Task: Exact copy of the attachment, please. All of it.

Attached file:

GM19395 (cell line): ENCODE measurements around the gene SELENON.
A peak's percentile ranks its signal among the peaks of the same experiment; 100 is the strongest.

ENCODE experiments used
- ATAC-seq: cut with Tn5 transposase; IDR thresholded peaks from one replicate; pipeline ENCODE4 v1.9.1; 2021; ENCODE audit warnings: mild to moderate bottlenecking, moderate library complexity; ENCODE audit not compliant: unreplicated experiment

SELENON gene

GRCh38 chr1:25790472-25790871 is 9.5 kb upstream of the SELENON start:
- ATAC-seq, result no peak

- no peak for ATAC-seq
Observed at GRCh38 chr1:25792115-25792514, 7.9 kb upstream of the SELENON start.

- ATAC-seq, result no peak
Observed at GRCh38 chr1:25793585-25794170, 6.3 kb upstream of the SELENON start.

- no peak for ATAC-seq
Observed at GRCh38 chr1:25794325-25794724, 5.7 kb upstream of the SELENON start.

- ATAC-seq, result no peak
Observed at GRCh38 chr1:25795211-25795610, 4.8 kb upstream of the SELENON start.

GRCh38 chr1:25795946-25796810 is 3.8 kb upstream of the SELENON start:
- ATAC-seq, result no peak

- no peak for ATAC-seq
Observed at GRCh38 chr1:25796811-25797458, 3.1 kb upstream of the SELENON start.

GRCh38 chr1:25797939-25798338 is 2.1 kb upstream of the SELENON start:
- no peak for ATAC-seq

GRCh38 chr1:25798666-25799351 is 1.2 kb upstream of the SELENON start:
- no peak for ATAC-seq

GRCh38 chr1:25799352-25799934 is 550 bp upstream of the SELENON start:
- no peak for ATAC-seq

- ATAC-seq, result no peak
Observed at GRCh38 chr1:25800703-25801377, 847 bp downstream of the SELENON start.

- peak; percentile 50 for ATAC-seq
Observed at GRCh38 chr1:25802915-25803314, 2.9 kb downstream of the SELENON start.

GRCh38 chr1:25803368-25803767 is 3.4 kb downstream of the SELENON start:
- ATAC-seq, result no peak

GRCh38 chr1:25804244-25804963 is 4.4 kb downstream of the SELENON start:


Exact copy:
GM19395 (cell line): ENCODE measurements around the gene SELENON.
A peak's percentile ranks its signal among the peaks of the same experiment; 100 is the strongest.

ENCODE experiments used
- ATAC-seq: cut with Tn5 transposase; IDR thresholded peaks from one replicate; pipeline ENCODE4 v1.9.1; 2021; ENCODE audit warnings: mild to moderate bottlenecking, moderate library complexity; ENCODE audit not compliant: unreplicated experiment

SELENON gene

GRCh38 chr1:25790472-25790871 is 9.5 kb upstream of the SELENON start:
- ATAC-seq, result no peak

- no peak for ATAC-seq
Observed at GRCh38 chr1:25792115-25792514, 7.9 kb upstream of the SELENON start.

- ATAC-seq, result no peak
Observed at GRCh38 chr1:25793585-25794170, 6.3 kb upstream of the SELENON start.

- no peak for ATAC-seq
Observed at GRCh38 chr1:25794325-25794724, 5.7 kb upstream of the SELENON start.

- ATAC-seq, result no peak
Observed at GRCh38 chr1:25795211-25795610, 4.8 kb upstream of the SELENON start.

GRCh38 chr1:25795946-25796810 is 3.8 kb upstream of the SELENON start:
- ATAC-seq, result no peak

- no peak for ATAC-seq
Observed at GRCh38 chr1:25796811-25797458, 3.1 kb upstream of the SELENON start.

GRCh38 chr1:25797939-25798338 is 2.1 kb upstream of the SELENON start:
- no peak for ATAC-seq

GRCh38 chr1:25798666-25799351 is 1.2 kb upstream of the SELENON start:
- no peak for ATAC-seq

GRCh38 chr1:25799352-25799934 is 550 bp upstream of the SELENON start:
- no peak for ATAC-seq

- ATAC-seq, result no peak
Observed at GRCh38 chr1:25800703-25801377, 847 bp downstream of the SELENON start.

- peak; percentile 50 for ATAC-seq
Observed at GRCh38 chr1:25802915-25803314, 2.9 kb downstream of the SELENON start.

GRCh38 chr1:25803368-25803767 is 3.4 kb downstream of the SELENON start:
- ATAC-seq, result no peak

GRCh38 chr1:25804244-25804963 is 4.4 kb downstream of the SELENON start: